More than a decade after unification, Germany remains deeply divided. Following East and West German police officers on their patrols through the newly-united city of Berlin and observing how they make sense of one another in a fast-changing environment, Andreas Glaeser explains how East-West boundaries have been maintained by the interactions of institutions, practices, and cultural forms-including diverging patterns of understanding rooted in vastly different social systems, readily revived Cold War images, the continuing search for an adequate response to Germany's Nazi past, and the politics and organization of unification, which impose highly asymmetrical burdens on east and west. Glaeser also leverages his ethnography to develop an innovative approach to studying identity formation processes. Central to his theory is an emphasis on the exchange of identifications and the particular ways in which they are deployed and recognized in interpretations, narratives, and performances as parts of face-to-face encounters, political discourses, and organizational practices.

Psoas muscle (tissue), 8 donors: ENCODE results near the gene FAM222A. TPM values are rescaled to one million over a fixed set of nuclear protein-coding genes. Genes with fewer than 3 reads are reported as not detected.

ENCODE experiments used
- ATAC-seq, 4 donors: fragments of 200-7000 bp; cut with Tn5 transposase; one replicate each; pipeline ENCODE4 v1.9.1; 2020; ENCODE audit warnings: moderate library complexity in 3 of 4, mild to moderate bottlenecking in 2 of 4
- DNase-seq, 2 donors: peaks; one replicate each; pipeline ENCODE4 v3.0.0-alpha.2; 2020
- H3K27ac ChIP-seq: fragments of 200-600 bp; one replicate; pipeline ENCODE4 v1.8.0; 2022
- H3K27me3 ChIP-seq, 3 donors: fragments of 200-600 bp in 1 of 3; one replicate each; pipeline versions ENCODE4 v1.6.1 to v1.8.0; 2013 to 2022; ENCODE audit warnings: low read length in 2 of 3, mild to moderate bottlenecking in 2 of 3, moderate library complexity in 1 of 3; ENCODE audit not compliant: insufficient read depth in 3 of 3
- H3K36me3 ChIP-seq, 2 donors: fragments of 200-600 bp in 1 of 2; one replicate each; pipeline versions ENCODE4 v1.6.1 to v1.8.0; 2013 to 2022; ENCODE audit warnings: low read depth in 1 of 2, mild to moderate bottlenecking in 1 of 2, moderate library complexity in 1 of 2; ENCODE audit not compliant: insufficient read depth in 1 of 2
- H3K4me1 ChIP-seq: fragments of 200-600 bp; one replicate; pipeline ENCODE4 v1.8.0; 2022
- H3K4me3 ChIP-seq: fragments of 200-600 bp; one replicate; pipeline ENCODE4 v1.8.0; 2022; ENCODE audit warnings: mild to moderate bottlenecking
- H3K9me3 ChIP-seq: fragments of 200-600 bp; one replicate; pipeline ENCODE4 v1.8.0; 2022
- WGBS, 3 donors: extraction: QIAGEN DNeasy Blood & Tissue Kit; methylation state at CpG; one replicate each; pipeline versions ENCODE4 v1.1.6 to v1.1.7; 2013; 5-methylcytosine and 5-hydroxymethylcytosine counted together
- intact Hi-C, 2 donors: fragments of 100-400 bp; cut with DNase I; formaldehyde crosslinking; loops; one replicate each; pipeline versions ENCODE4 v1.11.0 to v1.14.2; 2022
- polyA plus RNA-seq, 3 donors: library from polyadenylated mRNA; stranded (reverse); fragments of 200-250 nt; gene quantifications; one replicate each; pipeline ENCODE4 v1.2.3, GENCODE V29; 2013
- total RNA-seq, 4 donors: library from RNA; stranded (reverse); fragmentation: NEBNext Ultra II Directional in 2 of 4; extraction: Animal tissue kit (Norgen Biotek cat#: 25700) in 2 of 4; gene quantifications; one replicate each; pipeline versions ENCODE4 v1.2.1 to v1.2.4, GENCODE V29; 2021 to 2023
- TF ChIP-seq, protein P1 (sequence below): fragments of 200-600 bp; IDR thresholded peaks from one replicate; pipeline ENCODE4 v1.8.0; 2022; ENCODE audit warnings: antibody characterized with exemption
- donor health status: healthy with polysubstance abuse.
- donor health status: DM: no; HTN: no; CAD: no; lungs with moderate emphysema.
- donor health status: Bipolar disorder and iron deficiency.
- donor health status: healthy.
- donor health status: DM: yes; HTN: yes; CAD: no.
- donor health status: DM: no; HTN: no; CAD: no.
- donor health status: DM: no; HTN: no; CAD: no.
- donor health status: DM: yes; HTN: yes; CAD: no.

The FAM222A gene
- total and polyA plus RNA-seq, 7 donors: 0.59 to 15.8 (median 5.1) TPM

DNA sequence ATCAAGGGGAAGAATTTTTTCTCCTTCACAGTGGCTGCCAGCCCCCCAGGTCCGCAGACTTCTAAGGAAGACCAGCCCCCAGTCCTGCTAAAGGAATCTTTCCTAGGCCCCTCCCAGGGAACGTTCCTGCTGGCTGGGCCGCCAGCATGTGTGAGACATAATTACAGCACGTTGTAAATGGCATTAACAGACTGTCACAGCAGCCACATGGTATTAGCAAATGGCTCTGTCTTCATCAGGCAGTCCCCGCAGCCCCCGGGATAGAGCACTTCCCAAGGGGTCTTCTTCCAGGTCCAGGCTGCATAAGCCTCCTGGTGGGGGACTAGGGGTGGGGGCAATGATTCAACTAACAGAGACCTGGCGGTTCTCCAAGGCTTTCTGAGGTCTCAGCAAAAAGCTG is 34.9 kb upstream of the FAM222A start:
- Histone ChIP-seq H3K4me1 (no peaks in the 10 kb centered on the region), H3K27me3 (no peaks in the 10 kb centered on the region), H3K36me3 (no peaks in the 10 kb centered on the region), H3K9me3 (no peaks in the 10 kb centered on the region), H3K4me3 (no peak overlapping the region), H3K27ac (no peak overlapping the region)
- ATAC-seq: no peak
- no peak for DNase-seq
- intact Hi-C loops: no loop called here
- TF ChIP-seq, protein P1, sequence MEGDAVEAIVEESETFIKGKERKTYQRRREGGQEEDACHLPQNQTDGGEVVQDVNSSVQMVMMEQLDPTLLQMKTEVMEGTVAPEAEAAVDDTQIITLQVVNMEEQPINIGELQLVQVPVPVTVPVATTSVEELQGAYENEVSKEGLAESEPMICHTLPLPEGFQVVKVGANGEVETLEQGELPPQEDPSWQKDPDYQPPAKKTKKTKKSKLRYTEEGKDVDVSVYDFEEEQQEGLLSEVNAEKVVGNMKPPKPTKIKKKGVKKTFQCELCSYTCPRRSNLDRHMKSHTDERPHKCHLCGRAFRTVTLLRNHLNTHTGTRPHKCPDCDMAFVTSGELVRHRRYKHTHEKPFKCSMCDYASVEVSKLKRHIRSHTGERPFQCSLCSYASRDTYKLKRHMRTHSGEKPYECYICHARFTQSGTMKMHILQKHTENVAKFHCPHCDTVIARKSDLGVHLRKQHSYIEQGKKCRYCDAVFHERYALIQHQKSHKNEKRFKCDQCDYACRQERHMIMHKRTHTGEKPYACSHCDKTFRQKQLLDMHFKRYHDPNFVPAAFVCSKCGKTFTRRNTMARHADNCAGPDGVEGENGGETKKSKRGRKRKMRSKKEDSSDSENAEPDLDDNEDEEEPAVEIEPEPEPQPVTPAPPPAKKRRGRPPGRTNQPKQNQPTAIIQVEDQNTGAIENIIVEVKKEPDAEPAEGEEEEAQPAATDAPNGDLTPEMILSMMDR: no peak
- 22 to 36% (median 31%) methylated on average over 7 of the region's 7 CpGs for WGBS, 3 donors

"A curious puzzle lies at the heart of Glaeser's skillful ethnography.... The dominant reason given for unifying Germany was a shared nationality. Yet as Glaeser convincingly illustrates, the process of unification has foundered on the very shoals of cultural difference.... This book is fascinating, theoretically rich, and empirically rewarding." - Martha Lampland, American Journal of Sociology